This course, a continuation of Islamicate Civilization I, surveys intellectual, cultural, religious and political developments in the Islamic world from Andalusia to the South Asian sub-continent during the periods from ca. 950 to 1750. We trace the arrival and incorporation of the Steppe Peoples (Turks and Mongols) into the central Islamic lands; the splintering of the Abbasid Caliphate and the impact on political theory; the flowering of literature of Arabic, Turkic and Persian expression; the evolution of religious and legal scholarship and devotional life; transformations in the intellectual and philosophical traditions; the emergence of Shi`i states (Buyids and Fatimids); the Crusades and Mongol conquests; the Mamluks and Timurids, and the "gunpowder empires" of the Ottomans, Safavids, and Moghuls; the dynamics of gender and class relations; etc. This class partially fulfills the requirement for MA students in CMES, as well as for NELC majors and PhD students.

Instructor(s): Mustafa Kaya     Terms Offered: Winter. This course will not be offered for the 2021-2022 academic year.
Prerequisite(s): Islamicate Civilization I (NEHC 20201) or Islamic Thought & Literature-1 (NEHC 20601), or the equivalent
Note(s): The Islamicate Civilization sequence does not fulfill the General Ed requirements
Equivalent Course(s): HIST 15612, NEHC 30202, HIST 35622, RLST 20202, NEHC 20202, ISLM 30202

MDVL 20501. Islamic History and Society I: The Rise of Islam and the Caliphate. 100 Units.

This course covers the period from ca. 600 to 1100, including the rise and spread of Islam, the Islamic empire under the Umayyad and Abbasid caliphs, and the emergence of regional Islamic states from Afghanistan and eastern Iran to North Africa and Spain.

Instructor(s): Ahmed El Shamsy     Terms Offered: Autumn
Equivalent Course(s): HIST 25704, NEHC 20501, NEHC 30501, HIST 35704, RLST 20501, ISLM 30500, CMES 30501, SOSC 20501

MDVL 20502. Islamic History and Society II: The Middle Period. 100 Units.

This course covers the period from ca. 1100 to 1750, including the arrival of the Steppe Peoples (Turks and Mongols), the Mongol successor states, and the Mamluks of Egypt and Syria. We also study the foundation of the great Islamic regional empires of the Ottomans, Safavids, and Moghuls.

Instructor(s): J. Woods     Terms Offered: Winter
Prerequisite(s): Not open to first-year students
Equivalent Course(s): NEHC 30502, CMES 30502, HIST 25804, NEHC 20502, ISLM 30600, HIST 35804, SOSC 20502

MDVL 20522. Archaeology of Islamic Syria-Palestine. 100 Units.

This course is an exploration of the cultural patterns in the Levant from the late Byzantine period down to modern times, a span of some 1500 years. While the subject matter is archaeological sites of this period in Syria, Lebanon, Jordan, and Israel, the focus is on the role of medieval archaeology in amplifying the history of economic and social systems. It is this connective quality of Islamic archaeology that contributes to an understanding of the earlier history and archaeology of this region.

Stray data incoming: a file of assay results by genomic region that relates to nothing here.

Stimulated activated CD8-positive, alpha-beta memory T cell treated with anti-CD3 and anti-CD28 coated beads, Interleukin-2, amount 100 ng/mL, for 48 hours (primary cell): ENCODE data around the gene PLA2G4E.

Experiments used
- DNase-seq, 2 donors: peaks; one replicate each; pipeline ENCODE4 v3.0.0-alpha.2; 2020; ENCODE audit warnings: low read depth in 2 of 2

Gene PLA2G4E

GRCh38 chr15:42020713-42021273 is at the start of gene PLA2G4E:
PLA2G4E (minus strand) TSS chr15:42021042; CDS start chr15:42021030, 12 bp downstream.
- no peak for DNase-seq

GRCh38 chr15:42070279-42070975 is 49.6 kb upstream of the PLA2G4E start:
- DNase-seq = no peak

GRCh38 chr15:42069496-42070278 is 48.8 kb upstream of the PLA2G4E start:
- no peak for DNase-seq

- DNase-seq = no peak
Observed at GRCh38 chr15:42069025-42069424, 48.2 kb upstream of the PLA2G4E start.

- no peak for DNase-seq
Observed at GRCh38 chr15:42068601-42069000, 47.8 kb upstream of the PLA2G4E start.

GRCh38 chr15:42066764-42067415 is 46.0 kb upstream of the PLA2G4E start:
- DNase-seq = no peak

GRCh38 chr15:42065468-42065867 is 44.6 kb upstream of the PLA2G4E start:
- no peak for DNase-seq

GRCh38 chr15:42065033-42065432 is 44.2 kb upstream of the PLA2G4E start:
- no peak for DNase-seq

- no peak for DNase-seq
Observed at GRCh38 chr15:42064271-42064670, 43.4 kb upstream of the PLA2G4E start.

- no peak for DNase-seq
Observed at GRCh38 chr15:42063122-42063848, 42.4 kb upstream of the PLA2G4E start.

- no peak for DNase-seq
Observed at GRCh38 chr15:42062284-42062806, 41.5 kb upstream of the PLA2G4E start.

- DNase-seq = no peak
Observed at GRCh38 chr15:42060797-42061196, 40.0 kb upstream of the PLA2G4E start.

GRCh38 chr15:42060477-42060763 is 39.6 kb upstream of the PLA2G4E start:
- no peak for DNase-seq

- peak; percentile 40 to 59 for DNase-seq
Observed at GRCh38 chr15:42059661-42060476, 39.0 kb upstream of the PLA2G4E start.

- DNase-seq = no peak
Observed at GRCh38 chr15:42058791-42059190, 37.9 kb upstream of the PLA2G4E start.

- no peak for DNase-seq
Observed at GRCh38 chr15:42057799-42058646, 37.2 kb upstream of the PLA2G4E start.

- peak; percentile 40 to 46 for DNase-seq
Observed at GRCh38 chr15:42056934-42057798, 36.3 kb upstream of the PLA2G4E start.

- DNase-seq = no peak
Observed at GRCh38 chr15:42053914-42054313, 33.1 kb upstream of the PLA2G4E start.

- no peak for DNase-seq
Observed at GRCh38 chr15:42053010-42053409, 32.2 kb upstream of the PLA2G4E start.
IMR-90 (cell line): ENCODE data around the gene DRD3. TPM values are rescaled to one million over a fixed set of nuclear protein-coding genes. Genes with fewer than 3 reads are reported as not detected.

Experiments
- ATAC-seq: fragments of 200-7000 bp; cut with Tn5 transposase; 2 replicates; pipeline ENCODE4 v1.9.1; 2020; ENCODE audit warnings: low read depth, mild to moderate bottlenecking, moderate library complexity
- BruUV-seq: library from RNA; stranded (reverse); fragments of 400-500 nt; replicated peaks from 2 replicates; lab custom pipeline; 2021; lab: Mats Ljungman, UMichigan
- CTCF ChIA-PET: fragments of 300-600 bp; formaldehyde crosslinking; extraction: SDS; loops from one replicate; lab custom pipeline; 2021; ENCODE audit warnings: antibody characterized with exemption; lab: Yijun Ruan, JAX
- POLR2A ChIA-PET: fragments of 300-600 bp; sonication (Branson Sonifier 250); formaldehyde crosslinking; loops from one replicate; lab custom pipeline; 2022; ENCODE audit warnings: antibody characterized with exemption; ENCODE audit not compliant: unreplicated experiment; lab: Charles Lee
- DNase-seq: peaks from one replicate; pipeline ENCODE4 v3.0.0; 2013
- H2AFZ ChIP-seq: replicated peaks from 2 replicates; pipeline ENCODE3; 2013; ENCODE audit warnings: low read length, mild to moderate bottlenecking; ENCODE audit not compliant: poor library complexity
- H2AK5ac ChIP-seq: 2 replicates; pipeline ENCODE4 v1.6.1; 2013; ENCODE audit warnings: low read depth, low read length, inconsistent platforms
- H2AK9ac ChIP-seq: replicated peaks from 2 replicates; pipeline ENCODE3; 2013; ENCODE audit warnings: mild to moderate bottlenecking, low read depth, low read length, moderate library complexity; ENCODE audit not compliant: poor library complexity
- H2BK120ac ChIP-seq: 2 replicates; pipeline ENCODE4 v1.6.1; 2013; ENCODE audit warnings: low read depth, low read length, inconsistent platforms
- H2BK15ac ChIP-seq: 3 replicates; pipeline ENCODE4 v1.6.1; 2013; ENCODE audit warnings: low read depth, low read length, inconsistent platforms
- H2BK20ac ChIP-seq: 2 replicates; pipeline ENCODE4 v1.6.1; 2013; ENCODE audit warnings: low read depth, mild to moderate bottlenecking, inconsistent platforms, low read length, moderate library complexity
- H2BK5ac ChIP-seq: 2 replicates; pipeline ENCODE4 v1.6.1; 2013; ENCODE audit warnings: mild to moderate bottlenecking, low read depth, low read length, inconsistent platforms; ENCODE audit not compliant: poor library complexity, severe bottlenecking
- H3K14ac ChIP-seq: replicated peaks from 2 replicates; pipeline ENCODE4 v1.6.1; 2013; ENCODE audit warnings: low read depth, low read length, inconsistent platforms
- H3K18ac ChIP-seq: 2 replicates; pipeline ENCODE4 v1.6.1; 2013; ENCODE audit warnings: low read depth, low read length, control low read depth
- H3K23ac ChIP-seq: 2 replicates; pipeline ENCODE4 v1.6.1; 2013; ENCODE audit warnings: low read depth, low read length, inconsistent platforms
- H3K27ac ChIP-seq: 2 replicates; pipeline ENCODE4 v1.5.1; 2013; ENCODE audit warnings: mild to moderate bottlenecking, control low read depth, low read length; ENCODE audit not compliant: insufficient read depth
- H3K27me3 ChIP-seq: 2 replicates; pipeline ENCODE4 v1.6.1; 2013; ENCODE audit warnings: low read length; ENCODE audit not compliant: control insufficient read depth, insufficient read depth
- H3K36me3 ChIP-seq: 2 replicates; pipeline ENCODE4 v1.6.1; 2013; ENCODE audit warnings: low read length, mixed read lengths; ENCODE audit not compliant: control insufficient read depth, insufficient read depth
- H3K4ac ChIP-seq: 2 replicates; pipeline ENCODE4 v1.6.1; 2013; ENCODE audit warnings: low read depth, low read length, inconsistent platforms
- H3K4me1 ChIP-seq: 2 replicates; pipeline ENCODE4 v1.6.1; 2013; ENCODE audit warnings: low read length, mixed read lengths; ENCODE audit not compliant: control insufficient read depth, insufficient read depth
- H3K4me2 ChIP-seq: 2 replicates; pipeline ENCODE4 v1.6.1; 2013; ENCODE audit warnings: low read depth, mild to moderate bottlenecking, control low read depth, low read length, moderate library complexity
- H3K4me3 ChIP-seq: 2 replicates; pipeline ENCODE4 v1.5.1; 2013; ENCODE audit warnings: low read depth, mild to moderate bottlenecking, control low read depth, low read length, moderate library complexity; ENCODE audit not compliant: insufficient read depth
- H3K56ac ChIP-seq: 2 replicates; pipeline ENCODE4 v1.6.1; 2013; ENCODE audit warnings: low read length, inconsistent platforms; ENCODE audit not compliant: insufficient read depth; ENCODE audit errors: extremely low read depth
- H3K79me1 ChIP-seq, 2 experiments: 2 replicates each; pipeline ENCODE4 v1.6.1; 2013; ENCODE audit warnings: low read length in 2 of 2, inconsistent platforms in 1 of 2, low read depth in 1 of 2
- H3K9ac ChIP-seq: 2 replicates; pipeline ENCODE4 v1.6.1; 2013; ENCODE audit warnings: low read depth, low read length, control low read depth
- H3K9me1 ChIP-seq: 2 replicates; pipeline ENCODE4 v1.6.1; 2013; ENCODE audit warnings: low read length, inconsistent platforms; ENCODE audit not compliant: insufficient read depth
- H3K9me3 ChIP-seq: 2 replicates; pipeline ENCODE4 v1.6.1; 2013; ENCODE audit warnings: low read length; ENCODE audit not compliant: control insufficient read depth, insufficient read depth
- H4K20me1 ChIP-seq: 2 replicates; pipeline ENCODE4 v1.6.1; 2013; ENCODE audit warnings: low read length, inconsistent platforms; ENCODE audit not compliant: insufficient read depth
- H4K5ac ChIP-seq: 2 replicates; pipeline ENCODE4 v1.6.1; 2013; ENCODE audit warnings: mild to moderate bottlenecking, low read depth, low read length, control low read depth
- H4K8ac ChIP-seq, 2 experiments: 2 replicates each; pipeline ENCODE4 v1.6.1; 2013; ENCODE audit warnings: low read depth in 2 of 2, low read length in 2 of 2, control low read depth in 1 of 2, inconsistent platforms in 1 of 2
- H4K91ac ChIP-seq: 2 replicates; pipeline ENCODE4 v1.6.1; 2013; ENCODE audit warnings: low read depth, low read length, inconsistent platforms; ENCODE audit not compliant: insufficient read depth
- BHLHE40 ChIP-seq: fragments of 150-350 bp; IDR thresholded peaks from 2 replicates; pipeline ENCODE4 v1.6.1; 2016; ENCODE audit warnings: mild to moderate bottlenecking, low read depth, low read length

Instructor(s): D. Whitcomb     Terms Offered: Spring
Prerequisite(s): Introductory course in archaeology
Equivalent Course(s): NEAA 30522, NEAA 20522

MDVL 20530. Introduction to Islamic Archaeology. 100 Units.

This course is intended as a survey of the regions of the Islamic world from Arabia to North Africa, from Central Asia to the Gulf. The aim will be a comparative stratigraphy for the archaeological periods of the last millennium. A primary focus will be the consideration of the historical archaeology of the Islamic lands, the interaction of history and archaeology, and the study of patterns of cultural interaction over this region, which may also amplify understanding of ancient archaeological periods in the Near East.

Instructor(s): D. Whitcomb     Terms Offered: Winter
Equivalent Course(s): NEAA 20501, NEAA 30501

MDVL 20601. Islamic Thought and Literature I. 100 Units.

In the first quarter of Islamic Thought and Literature, students will explore the intellectual and cultural history of the Islamic world in its various political and social contexts. Chronologically, the course begins with emergence of Islam in the 7th century CE and continues through the Mongol conquests until the rise of the "gunpowder empires" circa 1500. Students will leave the course with a historical and geographical framework for understanding the history of the Middle East and a familiarity with the major forms of premodern Islamic cultural production (e.g., history-writing, scriptural exegesis, poetry, philosophy, jurisprudence, etc.). Students will also develop the skills and contextual knowledge necessary for analyzing these sources in English translation; they will thus come to appreciate premodern Islamic cultural products on their own terms while engaging in the collective work of historical interpretation. No prior background in the subject is required. This sequence meets the general education requirement in civilization studies.